Normal and passively immunized Fischer rats were infected with 75Se-selenomethionine-labeled cercariae of Schistosoma mansoni. Migration of the parasites from skin to lungs to liver was monitored by autoradiographic analyses of these sites. Labeled parasites migrated from skin to lungs with high efficiency in normal and immune rats; disappearance of labeled parasites from the lungs was slower in immune rats. Labeled parasites accumulated in the liver, reaching maximal values by 11 days post-infection in both groups and remaining constant through day 21. Half the number of labeled parasites were detected in the liver of immune rats. The total number of labeled parasites detected in the skin, lungs, and liver was constant through day 5, then declined to about 60% of this value by day 11 in both groups. Over the next 10 days, the rate of decline decreased significantly in normal rats but did not change in immune rats. By day 21 post-infection, nearly 50% fewer labeled parasites were detectable in immune rats. We conclude that a subpopulation of parasites in the lungs is the target of protective antibody in the serum used for passive immunization. Target parasites, retained longer in the lungs, were probably prevented from migrating successfully to the liver. Another parasite subpopulation migrated to the liver with normal kinetics.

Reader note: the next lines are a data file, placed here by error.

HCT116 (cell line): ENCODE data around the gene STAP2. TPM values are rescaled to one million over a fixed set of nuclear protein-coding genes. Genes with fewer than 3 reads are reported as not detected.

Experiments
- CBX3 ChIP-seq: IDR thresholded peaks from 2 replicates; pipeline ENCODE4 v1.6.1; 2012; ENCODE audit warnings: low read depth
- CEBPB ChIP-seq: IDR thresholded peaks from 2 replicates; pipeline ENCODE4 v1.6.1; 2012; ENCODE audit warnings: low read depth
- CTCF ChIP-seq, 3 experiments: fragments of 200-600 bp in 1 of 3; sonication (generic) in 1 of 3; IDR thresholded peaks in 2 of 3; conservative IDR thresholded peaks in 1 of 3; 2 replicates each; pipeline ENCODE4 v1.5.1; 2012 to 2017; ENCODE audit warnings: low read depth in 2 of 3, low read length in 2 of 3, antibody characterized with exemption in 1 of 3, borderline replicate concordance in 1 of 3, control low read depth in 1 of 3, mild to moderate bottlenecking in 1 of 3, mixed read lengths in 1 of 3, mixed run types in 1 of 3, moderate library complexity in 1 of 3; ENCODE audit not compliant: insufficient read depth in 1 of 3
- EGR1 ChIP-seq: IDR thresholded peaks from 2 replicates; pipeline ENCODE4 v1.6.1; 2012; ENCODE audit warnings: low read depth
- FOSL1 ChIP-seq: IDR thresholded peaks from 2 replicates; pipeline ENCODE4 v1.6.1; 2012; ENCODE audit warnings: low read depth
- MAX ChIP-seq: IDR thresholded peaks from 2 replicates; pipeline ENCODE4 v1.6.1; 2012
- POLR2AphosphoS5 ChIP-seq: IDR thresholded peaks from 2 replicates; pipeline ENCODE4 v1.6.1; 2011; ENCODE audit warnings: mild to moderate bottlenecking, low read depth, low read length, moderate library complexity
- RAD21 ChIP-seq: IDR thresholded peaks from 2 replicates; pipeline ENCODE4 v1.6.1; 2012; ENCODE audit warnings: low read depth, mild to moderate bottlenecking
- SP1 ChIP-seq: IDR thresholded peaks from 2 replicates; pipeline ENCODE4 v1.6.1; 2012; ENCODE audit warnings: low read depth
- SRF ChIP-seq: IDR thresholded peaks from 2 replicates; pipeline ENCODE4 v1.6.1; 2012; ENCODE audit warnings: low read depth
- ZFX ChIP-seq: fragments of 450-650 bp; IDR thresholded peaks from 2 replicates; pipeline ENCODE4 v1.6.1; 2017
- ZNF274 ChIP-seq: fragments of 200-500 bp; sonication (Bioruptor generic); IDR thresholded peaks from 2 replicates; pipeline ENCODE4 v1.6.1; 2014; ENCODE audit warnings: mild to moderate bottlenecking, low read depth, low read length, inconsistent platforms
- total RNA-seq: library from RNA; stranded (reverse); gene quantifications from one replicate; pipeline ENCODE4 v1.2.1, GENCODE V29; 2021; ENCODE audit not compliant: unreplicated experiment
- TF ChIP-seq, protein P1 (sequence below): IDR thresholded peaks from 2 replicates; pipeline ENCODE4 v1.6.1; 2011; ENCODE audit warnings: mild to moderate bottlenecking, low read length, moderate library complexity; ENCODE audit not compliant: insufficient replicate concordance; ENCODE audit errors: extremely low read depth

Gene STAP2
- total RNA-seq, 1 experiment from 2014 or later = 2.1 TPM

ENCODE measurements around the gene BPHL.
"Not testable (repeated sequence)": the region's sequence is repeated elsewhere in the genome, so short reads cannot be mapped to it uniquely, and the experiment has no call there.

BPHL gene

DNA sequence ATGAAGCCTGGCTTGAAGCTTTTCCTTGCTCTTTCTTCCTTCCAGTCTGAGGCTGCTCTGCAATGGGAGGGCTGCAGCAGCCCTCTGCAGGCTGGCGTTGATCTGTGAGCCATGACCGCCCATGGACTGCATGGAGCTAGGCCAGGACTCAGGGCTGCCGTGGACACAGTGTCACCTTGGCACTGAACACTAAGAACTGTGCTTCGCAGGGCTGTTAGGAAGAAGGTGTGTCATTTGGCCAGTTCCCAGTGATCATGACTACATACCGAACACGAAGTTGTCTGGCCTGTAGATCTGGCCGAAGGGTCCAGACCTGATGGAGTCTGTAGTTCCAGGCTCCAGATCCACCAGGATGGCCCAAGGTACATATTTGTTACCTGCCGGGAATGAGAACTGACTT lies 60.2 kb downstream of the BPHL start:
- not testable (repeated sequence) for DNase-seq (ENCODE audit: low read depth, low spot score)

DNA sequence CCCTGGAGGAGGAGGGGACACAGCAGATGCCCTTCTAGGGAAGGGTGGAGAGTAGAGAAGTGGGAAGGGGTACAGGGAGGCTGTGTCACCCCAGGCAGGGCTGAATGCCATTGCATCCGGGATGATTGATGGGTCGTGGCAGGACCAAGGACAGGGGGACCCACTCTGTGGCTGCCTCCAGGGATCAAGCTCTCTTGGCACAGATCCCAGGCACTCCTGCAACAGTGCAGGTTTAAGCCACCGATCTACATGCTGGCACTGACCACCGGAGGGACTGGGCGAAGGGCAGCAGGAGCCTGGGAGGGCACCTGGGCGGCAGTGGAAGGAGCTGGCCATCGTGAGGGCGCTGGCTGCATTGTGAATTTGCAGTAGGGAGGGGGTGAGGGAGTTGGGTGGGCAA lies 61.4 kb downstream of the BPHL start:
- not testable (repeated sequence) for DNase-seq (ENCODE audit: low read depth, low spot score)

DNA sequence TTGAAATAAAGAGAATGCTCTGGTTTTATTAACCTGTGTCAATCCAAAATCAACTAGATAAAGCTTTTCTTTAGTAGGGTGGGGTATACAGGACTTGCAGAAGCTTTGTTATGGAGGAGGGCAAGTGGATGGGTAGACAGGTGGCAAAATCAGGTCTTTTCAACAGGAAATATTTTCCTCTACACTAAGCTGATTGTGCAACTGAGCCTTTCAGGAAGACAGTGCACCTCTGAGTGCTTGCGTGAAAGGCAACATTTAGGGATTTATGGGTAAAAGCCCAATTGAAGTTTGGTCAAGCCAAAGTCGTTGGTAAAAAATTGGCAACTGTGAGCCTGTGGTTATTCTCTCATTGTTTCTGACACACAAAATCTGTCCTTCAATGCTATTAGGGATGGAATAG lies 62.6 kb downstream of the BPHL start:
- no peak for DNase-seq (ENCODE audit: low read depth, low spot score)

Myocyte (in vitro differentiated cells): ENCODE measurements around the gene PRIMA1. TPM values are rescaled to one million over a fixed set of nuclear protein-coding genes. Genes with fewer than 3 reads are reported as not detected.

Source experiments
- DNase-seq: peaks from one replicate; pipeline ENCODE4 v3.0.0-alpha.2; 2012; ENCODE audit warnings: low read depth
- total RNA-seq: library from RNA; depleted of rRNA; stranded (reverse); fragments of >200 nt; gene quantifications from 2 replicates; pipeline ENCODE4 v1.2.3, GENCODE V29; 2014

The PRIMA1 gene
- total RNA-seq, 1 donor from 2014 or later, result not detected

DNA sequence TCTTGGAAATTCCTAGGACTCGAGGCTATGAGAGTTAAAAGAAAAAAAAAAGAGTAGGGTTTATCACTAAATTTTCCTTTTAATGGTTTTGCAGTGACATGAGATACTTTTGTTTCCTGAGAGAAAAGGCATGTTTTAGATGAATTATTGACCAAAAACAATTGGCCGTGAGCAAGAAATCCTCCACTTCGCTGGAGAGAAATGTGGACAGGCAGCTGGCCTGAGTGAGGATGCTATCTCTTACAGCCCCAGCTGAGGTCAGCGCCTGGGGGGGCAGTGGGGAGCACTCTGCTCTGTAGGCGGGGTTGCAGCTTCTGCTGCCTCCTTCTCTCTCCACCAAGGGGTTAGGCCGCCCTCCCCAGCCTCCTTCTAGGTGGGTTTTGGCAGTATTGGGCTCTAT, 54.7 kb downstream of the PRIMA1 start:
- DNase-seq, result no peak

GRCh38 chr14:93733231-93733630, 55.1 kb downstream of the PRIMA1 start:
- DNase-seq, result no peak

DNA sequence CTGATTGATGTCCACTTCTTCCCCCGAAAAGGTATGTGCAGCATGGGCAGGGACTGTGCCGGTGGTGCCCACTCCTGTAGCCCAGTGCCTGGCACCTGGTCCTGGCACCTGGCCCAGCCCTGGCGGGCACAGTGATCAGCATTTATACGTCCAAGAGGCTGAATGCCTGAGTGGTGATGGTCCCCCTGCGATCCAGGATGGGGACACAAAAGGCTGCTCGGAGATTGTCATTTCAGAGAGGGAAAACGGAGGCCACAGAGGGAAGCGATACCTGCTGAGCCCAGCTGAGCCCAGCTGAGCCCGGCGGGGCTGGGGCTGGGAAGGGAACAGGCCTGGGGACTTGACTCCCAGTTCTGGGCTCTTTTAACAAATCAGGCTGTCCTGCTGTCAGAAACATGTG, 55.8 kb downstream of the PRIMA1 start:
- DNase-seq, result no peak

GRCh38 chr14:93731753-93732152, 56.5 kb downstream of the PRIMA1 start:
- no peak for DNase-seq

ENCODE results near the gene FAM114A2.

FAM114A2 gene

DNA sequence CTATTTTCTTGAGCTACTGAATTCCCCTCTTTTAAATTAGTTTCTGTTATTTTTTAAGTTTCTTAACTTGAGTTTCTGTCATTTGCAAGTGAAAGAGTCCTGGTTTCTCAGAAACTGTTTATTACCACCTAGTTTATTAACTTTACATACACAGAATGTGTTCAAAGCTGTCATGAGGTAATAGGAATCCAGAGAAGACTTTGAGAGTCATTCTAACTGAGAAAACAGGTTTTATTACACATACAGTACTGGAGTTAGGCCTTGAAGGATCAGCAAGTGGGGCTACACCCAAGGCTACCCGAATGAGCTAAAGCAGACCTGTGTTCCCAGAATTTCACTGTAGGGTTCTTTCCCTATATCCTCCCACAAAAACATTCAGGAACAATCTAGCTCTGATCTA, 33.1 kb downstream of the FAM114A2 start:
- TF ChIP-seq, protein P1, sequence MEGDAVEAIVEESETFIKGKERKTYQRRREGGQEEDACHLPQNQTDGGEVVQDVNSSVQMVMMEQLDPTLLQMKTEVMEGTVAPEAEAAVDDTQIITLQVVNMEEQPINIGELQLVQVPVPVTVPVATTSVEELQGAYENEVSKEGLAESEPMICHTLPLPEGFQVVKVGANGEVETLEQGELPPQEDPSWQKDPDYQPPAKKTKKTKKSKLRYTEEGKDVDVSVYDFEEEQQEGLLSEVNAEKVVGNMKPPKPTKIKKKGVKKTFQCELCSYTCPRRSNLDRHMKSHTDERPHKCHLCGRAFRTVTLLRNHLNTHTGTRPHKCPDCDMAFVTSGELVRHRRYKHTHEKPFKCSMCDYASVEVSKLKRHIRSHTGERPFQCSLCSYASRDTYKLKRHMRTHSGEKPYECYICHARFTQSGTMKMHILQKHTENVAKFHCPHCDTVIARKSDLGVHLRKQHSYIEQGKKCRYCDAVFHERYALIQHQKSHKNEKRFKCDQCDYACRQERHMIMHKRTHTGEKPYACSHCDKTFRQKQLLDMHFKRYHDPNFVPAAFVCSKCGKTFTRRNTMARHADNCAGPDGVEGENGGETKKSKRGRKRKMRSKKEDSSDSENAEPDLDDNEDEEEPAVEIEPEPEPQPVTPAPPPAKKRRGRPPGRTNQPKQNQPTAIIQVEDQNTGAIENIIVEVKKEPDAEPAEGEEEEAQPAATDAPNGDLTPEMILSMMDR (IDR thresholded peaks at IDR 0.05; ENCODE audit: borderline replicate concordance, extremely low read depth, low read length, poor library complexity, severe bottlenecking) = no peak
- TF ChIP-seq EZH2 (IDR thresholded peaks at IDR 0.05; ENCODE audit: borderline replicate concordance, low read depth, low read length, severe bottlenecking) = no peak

Lung schistosomula isolated from normal and passively immunized rats were transferred by intravenous injection into recipient rats and their continued migration from lungs to liver compared. No differences in portal perfusion worm yields were detected in normal recipients; equally reduced yields were detected in passively immunized recipients. We conclude that the effects of antibodies during week 1 post-infection were insignificant or reversible.